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Proc Natl Acad Sci U S A. 2012 Oct 30;109(44):E3008-17. doi: 10.1073/pnas.1211302109. Epub 2012 Oct 1.

Nuclear IFI16 induction of IRF-3 signaling during herpesviral infection and degradation of IFI16 by the viral ICP0 protein.

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Department of Microbiology and Immunobiology, Harvard Medical School, Boston, MA 02115, USA.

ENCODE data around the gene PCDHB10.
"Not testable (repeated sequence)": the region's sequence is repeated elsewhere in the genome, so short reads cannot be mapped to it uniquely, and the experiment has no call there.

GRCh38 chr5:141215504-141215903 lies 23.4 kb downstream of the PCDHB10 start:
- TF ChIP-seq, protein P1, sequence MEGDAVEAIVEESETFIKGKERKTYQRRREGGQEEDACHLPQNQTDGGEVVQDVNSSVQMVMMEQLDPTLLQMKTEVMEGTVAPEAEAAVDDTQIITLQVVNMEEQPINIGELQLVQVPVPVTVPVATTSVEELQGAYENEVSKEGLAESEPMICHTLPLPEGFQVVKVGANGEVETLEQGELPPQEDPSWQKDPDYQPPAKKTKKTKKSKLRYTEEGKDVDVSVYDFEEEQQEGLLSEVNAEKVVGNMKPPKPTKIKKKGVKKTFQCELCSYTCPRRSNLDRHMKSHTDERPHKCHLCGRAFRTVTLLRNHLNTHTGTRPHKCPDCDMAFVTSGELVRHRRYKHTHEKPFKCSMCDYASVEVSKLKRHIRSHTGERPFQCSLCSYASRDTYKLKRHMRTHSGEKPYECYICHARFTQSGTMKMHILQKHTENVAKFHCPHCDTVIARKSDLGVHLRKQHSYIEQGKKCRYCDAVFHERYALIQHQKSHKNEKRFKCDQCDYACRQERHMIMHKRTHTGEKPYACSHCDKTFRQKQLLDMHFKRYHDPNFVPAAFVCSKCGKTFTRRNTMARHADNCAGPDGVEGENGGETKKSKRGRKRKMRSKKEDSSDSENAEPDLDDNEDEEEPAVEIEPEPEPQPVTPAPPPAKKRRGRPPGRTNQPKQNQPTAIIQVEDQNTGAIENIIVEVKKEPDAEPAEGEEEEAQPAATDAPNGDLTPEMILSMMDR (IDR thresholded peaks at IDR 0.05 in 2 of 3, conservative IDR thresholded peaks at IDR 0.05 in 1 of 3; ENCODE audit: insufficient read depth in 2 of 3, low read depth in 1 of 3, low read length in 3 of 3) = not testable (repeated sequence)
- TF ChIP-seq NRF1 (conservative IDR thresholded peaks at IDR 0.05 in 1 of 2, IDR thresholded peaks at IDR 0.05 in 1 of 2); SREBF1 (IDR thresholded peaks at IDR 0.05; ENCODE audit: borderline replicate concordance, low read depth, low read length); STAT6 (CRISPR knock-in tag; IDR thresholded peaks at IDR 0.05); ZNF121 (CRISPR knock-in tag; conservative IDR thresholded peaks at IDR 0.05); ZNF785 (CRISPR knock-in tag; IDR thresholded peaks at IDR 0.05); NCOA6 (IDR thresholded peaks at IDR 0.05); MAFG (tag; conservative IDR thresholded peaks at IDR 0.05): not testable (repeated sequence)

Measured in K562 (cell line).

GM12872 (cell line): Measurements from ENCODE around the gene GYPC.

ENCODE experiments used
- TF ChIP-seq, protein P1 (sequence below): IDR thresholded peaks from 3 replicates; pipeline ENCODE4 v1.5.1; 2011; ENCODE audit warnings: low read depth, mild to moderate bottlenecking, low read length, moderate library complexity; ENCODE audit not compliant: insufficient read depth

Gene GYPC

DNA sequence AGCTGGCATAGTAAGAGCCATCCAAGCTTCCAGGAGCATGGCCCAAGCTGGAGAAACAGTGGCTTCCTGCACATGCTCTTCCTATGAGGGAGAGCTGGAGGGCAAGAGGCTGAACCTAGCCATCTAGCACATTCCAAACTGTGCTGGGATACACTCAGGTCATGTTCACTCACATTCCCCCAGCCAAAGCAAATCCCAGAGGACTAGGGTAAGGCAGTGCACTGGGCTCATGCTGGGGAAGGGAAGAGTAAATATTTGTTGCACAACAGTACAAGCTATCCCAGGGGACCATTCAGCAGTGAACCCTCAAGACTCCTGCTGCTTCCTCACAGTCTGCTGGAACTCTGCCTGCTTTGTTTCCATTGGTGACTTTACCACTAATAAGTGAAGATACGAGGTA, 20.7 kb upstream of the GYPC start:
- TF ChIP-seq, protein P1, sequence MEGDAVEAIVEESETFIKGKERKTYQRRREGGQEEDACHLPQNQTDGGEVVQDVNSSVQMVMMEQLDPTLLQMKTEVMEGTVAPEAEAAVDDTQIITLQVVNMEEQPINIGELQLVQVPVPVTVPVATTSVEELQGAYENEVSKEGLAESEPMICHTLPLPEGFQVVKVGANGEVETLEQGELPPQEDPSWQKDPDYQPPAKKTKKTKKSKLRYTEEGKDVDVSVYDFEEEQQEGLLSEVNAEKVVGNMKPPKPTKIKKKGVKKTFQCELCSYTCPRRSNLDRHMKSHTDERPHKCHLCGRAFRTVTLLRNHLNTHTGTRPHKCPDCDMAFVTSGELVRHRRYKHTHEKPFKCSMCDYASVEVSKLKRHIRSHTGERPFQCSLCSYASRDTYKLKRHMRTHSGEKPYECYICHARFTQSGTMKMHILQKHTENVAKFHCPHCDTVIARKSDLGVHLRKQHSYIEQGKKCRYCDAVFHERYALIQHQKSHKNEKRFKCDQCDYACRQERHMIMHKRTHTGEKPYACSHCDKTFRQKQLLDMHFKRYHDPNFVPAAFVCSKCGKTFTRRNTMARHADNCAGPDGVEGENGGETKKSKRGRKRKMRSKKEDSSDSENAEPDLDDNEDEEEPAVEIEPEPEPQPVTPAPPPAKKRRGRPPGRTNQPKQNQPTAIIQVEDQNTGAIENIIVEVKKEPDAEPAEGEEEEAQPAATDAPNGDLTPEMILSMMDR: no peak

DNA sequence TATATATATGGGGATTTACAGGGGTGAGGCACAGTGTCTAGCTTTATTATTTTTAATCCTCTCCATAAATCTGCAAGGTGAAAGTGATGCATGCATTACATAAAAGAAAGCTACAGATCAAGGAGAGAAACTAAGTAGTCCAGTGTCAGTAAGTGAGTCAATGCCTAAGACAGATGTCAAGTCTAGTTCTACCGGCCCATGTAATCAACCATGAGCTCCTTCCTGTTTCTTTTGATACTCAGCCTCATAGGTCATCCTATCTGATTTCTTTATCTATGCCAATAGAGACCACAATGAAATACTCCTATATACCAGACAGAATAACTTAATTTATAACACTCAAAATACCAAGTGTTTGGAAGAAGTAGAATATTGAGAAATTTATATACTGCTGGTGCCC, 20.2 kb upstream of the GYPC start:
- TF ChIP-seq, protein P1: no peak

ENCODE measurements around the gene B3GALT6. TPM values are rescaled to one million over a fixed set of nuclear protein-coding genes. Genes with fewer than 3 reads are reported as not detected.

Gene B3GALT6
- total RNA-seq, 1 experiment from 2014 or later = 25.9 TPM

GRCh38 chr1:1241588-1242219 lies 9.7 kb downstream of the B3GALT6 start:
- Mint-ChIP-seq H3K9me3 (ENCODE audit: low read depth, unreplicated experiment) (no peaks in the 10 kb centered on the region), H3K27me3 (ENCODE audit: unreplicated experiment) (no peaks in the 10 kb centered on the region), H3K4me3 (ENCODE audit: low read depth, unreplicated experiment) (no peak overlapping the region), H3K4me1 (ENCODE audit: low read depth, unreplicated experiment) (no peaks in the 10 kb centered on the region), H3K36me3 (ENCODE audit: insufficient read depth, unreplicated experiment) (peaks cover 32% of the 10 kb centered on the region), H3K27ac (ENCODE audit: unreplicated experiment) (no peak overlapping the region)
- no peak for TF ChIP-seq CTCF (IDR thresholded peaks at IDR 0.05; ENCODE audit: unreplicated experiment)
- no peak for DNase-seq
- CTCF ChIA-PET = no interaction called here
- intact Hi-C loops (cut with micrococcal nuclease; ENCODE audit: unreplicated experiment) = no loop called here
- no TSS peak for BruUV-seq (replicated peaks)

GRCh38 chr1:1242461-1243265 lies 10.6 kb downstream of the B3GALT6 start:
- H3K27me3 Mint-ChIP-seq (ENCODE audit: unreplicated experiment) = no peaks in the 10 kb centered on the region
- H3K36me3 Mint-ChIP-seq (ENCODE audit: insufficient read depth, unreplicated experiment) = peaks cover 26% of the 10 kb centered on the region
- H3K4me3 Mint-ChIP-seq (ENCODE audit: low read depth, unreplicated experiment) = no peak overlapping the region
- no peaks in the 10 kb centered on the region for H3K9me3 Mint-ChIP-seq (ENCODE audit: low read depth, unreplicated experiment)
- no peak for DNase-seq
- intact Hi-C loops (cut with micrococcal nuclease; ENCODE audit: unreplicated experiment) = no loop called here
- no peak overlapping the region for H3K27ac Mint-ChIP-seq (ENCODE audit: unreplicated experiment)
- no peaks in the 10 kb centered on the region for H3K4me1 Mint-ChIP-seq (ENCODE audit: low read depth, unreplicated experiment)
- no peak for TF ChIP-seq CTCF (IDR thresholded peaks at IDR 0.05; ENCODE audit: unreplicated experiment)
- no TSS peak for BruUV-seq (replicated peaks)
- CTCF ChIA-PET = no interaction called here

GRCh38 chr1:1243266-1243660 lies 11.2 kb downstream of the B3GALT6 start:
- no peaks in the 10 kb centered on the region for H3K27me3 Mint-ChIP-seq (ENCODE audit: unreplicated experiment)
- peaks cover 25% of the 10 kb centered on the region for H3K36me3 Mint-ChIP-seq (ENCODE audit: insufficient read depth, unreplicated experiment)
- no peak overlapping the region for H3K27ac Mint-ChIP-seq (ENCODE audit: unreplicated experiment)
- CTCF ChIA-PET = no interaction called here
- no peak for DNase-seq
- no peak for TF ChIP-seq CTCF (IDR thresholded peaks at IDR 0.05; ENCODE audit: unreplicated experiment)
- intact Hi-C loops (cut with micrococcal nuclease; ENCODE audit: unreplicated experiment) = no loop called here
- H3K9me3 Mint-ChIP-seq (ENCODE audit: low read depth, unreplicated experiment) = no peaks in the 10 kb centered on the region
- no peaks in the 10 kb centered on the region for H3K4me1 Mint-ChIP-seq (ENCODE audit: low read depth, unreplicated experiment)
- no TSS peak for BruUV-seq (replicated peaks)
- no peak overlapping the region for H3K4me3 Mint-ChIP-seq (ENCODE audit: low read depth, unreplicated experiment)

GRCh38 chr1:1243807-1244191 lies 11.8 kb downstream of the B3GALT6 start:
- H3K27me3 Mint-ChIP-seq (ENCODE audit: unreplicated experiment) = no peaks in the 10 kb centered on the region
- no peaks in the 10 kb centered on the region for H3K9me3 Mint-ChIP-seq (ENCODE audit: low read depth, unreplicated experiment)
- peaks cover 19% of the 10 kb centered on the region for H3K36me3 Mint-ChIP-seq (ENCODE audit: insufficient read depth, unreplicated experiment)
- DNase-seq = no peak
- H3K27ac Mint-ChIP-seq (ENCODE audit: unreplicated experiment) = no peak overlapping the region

Innate sensing of microbial components is well documented to occur at many cellular sites, including at the cell surface, in the cytosol, and in intracellular vesicles, but there is limited evidence of nuclear innate signaling. In this study we have defined the mechanisms of interferon regulatory factor-3 (IRF-3) signaling in primary human foreskin fibroblasts (HFF) infected with herpes simplex virus 1 (HSV-1) in the absence of viral gene expression. We found that the interferon inducible protein 16 (IFI16) DNA sensor, which is required for induction of IRF-3 signaling in these cells, is nuclear, and its localization does not change detectably upon HSV-1 d109 infection and induction of IRF-3 signaling. Consistent with the IFI16 sensor being nuclear, conditions that block viral DNA release from incoming capsids inhibit IRF-3 signaling. An unknown factor must be exported from the nucleus to activate IRF-3 through cytoplasmic STING, which is required for IRF-3 activation and signaling. However, when the viral ICP0 protein is expressed in the nucleus, it causes the nuclear relocalization and degradation of IFI16, inhibiting IRF-3 signaling. Therefore, HSV-1 infection is sensed in HFF by nuclear IFI16 upon release of encapsidated viral DNA into the nucleus, and the viral nuclear ICP0 protein can inhibit the process by targeting IFI16 for degradation. Together these results define a pathway for nuclear innate sensing of HSV DNA by IFI16 in infected HFF and document a mechanism by which a virus can block this nuclear innate response.

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